Aristophanes (Unicode|Ἀριστοφάνης, pronEng|ˌær
ɪˈstɒfəniːz in English, ca. 446 BC – ca. 386 BC), son of Philippus, was a Greek Old Comic dramatist. He is also known as "the Father of Comedy" and "the Prince of Ancient Comedy". [ [http://manybooks.net/support/b/brewere/brewere1143111431-8.exp.html Character Sketches of Romance, Fiction and the Drama, Vol. 1] ]
The place and exact date of Aristophanes' birth are unknown, but he was clearly a relatively young man in 427 BC when his "Banqueters" took second place in the
Theater of Dionysus. His family was from the demeof Kudathenaion (the same as that of the Athenian statesman Cleon, who rose to prominence after the death of Pericles). Aristophanes was born into a poor unknown family.. He's thought to have written forty to forty-four plays, eleven of which survive, which were performed at the City Dionysia and the Lenaiafestivals. These plays are the only surviving complete examples of Old Attic Comedy, although extensive fragments of the work of his rough contemporaries Cratinusand Eupolissurvive. Many of Aristophanes' plays have substantial politicalcontent, and often satirized well-known citizens of Athens and their conduct in the Peloponnesian Warand after. Hints in the text, supported by marginal comments by ancient scholars, suggest that he was prosecuted several times by Cleon, whom he repeatedly insults in his plays, for defaming Athens in the presence of foreigners and the like; how much truth there is to this is impossible to say. " The Frogs" was given the unprecedented honor of a second performance. According to a later biographer, Aristophanes was also awarded a civic crownfor the play.
Aristophanes was probably victorious at least once at the City Dionysia, with "Babylonians" in 427 (IG II2 2325. 58), and at least three times at the Lenaia, with "
Acharnians" in 425, "Knights" in 424, and "Frogs" in 405. His sons Araros, Philippos, and Nicostratos were also comic poets: Araros is said to have been heavily involved in the production of Wealth II in 388 (test. 1. 54–6) and to have been responsible for the posthumous performances of Aeolosicon II and Cocalus (Cocalus test. iii), with which he seems to have taken the prize at the City Dionysia in 387 (IG II2 2318. 196), while Philippus was twice victorious at the Lenaia (IG II2 2325. 140) and apparently produced some of Eubulus’ comedies (Eub. test. 4). (Aristophanes’ third son is sometimes said to have been called not Nicostratos but Philetaerus, and a man by that name appears in the catalogue of Lenaia victors with two victories, the first probably in the late 370s, at IG II2 2325. 143 (just after Anaxandrides and just before Eubulus).)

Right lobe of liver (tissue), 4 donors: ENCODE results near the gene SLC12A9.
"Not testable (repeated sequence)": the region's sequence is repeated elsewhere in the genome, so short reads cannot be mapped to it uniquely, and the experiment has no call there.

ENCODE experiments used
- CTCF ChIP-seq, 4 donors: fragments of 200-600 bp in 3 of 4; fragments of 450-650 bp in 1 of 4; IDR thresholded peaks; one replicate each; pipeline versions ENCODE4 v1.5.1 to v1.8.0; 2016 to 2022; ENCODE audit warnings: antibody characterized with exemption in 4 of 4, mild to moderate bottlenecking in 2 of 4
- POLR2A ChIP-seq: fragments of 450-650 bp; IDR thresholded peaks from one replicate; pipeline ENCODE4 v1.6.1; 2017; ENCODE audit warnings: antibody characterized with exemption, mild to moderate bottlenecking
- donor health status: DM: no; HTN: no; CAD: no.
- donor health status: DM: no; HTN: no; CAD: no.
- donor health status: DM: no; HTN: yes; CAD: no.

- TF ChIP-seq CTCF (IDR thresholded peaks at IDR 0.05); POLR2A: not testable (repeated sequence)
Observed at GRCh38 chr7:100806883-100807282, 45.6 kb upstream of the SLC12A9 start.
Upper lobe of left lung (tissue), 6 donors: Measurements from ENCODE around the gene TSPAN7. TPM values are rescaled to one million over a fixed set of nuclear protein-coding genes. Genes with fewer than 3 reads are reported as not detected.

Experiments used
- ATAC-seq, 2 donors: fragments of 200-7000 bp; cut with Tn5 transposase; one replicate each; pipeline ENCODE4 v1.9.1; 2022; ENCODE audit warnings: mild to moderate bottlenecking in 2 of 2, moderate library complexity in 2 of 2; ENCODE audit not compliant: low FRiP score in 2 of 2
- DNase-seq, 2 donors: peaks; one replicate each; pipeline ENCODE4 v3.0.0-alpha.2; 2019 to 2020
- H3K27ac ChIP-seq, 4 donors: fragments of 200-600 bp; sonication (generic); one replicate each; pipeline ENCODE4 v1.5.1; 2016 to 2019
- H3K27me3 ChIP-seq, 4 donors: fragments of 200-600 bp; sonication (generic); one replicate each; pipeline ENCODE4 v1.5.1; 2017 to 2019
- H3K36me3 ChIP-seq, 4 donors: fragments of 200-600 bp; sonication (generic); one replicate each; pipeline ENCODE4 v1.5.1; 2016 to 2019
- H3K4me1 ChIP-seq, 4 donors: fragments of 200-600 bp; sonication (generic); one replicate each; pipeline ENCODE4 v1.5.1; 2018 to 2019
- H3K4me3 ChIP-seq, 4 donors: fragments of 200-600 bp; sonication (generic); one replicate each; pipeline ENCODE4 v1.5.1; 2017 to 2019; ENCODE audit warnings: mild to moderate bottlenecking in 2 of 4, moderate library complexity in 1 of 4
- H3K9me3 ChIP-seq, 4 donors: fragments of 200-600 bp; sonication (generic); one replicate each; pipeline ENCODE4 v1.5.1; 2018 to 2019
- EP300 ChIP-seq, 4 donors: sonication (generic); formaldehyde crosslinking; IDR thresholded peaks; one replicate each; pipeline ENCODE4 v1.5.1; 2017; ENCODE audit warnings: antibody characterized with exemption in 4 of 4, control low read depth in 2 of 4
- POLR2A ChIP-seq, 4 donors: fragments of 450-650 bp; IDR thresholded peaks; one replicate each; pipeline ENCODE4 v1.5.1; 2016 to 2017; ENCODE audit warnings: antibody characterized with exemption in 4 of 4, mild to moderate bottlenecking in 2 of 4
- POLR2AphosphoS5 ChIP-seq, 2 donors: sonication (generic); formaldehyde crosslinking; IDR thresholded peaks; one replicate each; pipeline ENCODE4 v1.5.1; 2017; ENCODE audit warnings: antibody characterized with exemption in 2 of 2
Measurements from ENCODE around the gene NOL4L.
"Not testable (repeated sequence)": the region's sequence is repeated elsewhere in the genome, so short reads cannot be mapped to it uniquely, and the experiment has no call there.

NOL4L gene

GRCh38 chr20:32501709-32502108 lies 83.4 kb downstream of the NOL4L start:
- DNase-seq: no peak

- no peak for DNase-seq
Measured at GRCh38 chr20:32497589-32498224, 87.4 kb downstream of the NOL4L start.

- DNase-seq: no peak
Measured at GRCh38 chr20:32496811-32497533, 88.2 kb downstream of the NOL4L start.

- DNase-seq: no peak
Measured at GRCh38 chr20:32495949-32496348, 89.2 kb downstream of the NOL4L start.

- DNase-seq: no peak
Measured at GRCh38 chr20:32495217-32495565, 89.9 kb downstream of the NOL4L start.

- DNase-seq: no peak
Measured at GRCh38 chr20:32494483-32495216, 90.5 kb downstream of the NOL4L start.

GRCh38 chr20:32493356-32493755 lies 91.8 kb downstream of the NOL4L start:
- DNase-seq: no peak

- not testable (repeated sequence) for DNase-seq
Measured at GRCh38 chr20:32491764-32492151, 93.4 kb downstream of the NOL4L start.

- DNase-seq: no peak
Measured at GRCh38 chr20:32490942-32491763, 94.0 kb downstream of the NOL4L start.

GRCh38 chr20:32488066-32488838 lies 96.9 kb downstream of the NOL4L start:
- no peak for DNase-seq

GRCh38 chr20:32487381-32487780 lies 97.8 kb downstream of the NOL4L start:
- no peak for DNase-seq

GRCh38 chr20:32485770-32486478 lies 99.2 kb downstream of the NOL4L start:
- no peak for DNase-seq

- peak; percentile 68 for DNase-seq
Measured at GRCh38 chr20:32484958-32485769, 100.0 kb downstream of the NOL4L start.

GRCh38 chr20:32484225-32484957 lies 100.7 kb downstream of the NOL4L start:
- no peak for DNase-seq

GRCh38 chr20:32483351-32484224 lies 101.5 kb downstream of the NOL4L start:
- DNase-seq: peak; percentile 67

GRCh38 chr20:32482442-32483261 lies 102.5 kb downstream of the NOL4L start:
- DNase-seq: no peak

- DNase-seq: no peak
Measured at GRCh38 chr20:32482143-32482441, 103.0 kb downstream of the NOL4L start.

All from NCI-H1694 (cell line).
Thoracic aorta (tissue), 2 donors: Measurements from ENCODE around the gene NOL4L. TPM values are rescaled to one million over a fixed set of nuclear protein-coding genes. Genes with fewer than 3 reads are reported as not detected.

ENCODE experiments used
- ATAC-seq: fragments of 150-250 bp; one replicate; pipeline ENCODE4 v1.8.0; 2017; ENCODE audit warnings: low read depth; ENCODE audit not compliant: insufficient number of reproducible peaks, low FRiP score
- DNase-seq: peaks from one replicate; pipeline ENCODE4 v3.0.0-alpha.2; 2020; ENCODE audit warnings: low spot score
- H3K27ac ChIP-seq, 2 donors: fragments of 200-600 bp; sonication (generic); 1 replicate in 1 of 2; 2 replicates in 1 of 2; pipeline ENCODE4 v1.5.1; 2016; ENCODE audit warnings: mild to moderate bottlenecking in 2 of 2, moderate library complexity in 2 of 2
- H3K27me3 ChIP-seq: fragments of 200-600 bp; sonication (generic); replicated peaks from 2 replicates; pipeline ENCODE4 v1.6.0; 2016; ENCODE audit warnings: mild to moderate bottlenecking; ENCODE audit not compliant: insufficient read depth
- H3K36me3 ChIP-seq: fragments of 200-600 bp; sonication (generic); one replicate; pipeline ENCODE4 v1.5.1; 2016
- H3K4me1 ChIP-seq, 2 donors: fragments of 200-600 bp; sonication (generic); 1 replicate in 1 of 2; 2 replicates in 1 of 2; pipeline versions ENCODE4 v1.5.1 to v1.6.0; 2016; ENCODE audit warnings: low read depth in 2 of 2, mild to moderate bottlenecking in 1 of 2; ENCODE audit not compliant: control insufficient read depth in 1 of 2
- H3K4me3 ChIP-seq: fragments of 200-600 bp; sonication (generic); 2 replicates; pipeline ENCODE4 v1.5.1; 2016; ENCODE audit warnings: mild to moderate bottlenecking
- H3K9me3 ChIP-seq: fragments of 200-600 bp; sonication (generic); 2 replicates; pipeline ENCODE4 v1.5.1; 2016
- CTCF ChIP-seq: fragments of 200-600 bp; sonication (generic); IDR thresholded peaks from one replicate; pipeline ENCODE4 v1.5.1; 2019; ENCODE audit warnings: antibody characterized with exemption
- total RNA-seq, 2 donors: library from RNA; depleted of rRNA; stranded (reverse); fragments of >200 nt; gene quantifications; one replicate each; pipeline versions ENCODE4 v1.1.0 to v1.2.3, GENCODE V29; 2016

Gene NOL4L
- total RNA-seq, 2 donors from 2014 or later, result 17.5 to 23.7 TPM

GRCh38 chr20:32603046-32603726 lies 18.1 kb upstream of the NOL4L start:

Aristophanes appears as a character in
Plato's "Symposium", offering an elaborate and ribald a myth to explain the origins of Love. Plato wrote the dialogue a generation or so after the events it portrays. It may perhaps be understood as his effort to show that Socrates and Aristophanes were not in fact enemies. This, in turn, would support a very pointed satirical interpretation of "Clouds" (original production 423 BCE): viz., Aristophanes, on this view, really sought to reduce to absurdity the prejudices against his friend Socrates. "The Symposium" is a remarkable achievement but many doubt that it captures the no doubt complex relationships of Socrates and Aristophanes..
Of the other surviving plays, "Clouds" resulted in a humiliating third place or lower at the City Dionysia (cf. the
parabasisof the revised (preserved) version of the play, and the parabasis of the following year's "Wasps"). The play satirizes the sophistic learning "en vogue" in Athens at the time. Socratesis the principal target and emerges as a typical Sophist; in Plato's Apology at 18d, the character Socrates suggests that it was the foundation of the charges that ultimately led to his conviction in the Athenian lawcourts and execution in 399. Perhaps the poet's other best-known play today is " Lysistrata", written in the final decade of the Peloponnesian War, in which Athensand its allies fought against Spartaand the Peloponnesian League. The play argues not so much for pacifismas for the idea that the two leading states ought not be fighting one another at this point but combining to rule Greece. This is accomplished when the women of the two sides deprive their husbands of sex until they stop fighting. Lysistrata was later illustrated at length by Pablo Picassoand Aubrey Beardsley.
The Acharnians" (Polytonic|Ἀχαρνεῖς "Acharneis", Latin: " _la. Acharnenses") (425 BC)
The Knights" (Polytonic|Ἱππεῖς "Hippeis" Latin: " _la. Equites") (424 BC)
The Clouds" (Polytonic|Νεφέλαι "Nephelai" Latin: " _la. Nubes") (original 423 BC, uncompleted revised version from 419 BC – 416 BC survives)
The Wasps" (Polytonic|Σφήκες "Sphekes" Latin: " _la. Vespae") (422 BC)
* "Peace" (Polytonic|Εἰρήνη "Eirene" Latin: " _la. Pax") (first version, 421 BC)